Open Journal of Medical Psychology
Vol.03 No.05(2014), Article ID:50552,8 pages

The Role of Attitude Strength in Predicting Organ Donation Behaviour by Implicit and Explicit Attitude Measures

Gundula Hübner1,2, Anja Mohs1, Lars Eric Petersen1

1Martin-Luther-University Halle-Wittenberg, Halle, Germany

2MSH Medical School Hamburg, Hamburg, Germany


Copyright © 2014 by authors and Scientific Research Publishing Inc.

This work is licensed under the Creative Commons Attribution International License (CC BY).

Received 20 August 2014; revised 20 September 2014; accepted 8 October 2014


Explicit attitude measures seem to be rather poor predictors of organ donation behaviour. This study examined whether implicit attitude measures acted as better predictors. Special attention was paid to the moderating role played by attitude strength in predicting deliberate donation behaviour. In this study (N = 78), explicit and implicit measures of attitudes towards organ donation, as well as behavioural commitment, were assessed. Implicit associations were measured by an Im- plicit Association Test; five constructs assessed self-reported—understood as reflected—attitude strength. The explicit attitude measure appeared to be the best single predictor of whether the participant ended up taking an organ donor card. More importantly, test results demonstrated the moderating role of attitude strength. In the case of low attitude strength, the likelihood of taking a donor card increased with an increasing positive implicit association. In contrast, increasing strength was associated with a weaker link between card taking and the implicit attitude measure. The results are discussed in light of the power of implicit associations to predict more deliberate behaviours.


Health Attitudes and Behaviour, Implicit and Explicit Attitude Measures, Organ Donation

1. Introduction

Over the past 20 years, a gap has been observed between positive attitudes toward organ donation and their lack of translation into behavioural commitment in terms of organ donor card signing, e.g. [1] . This attitude-behaviour gap may be in part due to two conceptual problems. Firstly, until recently, research on organ donation focus on cognitive attitudes, neglecting feelings associated with organ donation [2] . Secondly, researchers investigating attitudes toward organ donation commonly rely on explicit, self-reported attitude measures, e.g. [2] . Two main limitations challenge the validity of self-reporting, cf. [3] . Generally, factors such as demand characteristics or self-presentation concerns may influence self-reporting. Furthermore, they afford introspection to indicate reliable attitude scores. Indirect attitude measures may circumvent these limitations.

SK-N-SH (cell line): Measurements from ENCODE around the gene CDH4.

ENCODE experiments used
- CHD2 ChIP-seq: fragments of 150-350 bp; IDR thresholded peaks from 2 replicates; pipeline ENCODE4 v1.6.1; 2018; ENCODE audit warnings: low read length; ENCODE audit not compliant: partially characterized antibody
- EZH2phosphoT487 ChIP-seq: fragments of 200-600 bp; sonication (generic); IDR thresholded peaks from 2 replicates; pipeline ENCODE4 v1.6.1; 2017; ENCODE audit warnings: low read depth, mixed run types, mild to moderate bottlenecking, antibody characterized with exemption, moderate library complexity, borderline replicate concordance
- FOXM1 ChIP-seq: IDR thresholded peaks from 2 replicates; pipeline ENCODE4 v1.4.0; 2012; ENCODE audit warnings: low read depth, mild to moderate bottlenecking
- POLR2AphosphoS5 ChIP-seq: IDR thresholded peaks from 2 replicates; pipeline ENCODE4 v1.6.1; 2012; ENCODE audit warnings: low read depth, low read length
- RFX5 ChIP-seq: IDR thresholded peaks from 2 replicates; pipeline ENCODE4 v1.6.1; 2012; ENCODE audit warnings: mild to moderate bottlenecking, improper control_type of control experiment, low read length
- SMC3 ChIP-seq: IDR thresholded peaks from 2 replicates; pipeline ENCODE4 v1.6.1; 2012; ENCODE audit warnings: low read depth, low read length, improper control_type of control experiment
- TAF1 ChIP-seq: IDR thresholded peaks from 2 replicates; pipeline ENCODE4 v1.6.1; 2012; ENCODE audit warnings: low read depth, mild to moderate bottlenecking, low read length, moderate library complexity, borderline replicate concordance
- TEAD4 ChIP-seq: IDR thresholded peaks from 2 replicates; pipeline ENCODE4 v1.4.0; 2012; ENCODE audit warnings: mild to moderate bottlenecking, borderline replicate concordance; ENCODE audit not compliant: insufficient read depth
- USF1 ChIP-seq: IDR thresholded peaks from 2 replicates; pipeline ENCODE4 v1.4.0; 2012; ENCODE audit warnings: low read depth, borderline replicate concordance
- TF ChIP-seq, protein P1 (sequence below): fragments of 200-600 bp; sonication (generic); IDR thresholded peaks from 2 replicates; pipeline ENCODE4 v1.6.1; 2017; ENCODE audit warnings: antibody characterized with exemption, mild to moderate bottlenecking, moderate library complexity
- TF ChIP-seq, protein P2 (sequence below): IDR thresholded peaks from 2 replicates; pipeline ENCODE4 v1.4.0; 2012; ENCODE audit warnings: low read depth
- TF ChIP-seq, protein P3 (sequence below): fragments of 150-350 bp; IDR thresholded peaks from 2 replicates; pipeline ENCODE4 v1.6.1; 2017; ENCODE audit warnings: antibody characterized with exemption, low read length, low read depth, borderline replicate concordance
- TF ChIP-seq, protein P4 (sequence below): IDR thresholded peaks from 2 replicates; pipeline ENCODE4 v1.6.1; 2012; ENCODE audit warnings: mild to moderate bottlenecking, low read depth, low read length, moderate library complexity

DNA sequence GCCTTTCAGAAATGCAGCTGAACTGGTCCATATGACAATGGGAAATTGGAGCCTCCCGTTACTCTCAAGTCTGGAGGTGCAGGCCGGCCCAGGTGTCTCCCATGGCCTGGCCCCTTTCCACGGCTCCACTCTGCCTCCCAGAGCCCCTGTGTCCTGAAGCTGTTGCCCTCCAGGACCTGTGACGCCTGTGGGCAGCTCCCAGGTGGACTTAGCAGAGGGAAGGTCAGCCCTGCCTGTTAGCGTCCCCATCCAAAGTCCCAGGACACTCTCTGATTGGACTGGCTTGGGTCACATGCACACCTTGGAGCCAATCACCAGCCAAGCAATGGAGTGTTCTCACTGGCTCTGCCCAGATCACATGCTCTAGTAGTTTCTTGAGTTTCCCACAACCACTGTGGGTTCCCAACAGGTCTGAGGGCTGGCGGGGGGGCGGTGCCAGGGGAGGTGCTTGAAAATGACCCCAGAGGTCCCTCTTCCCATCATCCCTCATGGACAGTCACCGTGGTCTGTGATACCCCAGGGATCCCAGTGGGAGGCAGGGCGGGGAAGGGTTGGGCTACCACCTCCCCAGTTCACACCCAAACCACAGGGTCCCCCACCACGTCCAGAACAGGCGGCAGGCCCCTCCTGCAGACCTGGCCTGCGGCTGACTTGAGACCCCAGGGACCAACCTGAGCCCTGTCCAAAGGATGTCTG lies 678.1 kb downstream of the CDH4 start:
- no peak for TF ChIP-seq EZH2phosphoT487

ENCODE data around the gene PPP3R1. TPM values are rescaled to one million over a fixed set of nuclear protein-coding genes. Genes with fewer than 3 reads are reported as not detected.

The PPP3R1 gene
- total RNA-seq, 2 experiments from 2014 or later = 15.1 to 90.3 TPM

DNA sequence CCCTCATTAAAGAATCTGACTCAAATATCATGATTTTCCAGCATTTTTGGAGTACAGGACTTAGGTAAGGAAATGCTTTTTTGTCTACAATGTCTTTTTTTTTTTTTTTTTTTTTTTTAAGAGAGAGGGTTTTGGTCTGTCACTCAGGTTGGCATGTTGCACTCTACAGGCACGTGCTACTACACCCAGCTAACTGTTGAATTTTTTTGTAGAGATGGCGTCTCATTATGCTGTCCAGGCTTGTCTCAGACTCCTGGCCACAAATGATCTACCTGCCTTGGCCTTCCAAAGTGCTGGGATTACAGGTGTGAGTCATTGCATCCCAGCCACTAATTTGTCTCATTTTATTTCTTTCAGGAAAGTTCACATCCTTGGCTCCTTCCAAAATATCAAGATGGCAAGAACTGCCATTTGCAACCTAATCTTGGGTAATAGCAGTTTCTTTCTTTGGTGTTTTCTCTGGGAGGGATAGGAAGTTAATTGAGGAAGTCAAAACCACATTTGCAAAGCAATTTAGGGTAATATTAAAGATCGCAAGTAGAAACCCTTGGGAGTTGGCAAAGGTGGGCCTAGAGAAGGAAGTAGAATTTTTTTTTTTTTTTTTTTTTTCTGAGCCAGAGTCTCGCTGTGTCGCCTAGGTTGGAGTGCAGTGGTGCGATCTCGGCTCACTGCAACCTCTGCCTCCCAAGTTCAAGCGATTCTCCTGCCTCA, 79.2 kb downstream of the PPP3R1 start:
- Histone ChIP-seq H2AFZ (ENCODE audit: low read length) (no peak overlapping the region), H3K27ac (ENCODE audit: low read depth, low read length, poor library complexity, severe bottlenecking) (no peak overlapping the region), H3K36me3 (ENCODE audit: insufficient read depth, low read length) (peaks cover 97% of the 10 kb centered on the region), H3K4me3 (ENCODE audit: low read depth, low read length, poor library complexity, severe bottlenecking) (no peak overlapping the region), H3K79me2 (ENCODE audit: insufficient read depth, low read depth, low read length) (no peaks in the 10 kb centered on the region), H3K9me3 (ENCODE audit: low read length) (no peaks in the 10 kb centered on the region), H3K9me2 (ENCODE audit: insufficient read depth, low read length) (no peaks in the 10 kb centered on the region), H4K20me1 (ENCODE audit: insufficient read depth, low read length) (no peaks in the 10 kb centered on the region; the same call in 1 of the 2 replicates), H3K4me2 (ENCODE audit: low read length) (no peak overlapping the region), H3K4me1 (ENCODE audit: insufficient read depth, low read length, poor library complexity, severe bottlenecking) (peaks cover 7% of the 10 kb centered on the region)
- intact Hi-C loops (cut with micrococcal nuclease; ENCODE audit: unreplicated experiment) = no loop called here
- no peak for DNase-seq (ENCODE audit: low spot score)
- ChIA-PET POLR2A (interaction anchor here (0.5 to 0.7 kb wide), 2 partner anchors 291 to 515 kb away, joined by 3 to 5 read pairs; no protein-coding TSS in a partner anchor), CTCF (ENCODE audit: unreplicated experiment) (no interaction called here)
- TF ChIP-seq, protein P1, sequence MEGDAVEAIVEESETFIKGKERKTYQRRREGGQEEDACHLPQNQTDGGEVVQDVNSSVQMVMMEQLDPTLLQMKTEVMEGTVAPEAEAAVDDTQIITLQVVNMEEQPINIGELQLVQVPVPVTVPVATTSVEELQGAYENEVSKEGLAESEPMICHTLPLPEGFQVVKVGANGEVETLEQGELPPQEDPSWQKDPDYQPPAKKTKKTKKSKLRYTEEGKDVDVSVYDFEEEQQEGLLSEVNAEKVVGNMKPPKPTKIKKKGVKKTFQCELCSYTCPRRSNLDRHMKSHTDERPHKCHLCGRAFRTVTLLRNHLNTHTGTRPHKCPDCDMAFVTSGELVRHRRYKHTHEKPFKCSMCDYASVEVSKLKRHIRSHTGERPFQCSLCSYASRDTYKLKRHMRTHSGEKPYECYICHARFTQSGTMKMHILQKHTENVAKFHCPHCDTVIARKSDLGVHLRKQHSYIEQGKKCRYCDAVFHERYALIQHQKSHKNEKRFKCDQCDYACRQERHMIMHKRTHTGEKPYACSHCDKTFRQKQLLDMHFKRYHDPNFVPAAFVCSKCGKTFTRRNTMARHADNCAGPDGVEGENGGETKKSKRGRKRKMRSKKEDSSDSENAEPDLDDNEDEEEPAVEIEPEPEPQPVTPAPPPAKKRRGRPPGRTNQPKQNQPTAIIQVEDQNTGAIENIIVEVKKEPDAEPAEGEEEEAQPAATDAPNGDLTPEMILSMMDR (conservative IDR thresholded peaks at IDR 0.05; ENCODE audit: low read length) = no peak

There are good reasons to expect that implicit attitude measures add to the understanding of organ donation behaviour. Organ donation is socially desired and has moral implications, since to decide against donation is equal to a decision against saving lives. Likely, these pro-donation expectations support overly positive direct assessments and thus mask critical evaluations. Additionally, considering becoming an organ donor prompts reflection on one’s own mortality and thus is likely to inhibit introspection [4] . So far, the impact of implicit associations on organ donation remains an open question.

1.1. Implicit Attitude Measures

The most widely used approach to measure implicit social cognitions is the Implicit Association Test (IAT) [5] . Basically, the IAT is a computerised sorting task. It measures the strength of associations between constructs by forcing respondents to associate themselves with the same response key. Sorting is assumed to be easier and therefore faster, if two highly associated concepts share the same response keys, compared with sharing different ones [6] [7] . The IAT is a popular method to investigate social phenomena, such as health protection (e.g. [8] ) or self-concept of anxiety (e.g. [9] ). Referring to organ donation, the IAT-anxiety is of special interest, since organ donation is connected to negative feelings and cognitions, particularly about death and dying. In the present article, the IAT-anxiety is adopted to provide an implicit measure of organ donation attitudes.

1.2. The IAT as a Predictor of Behaviours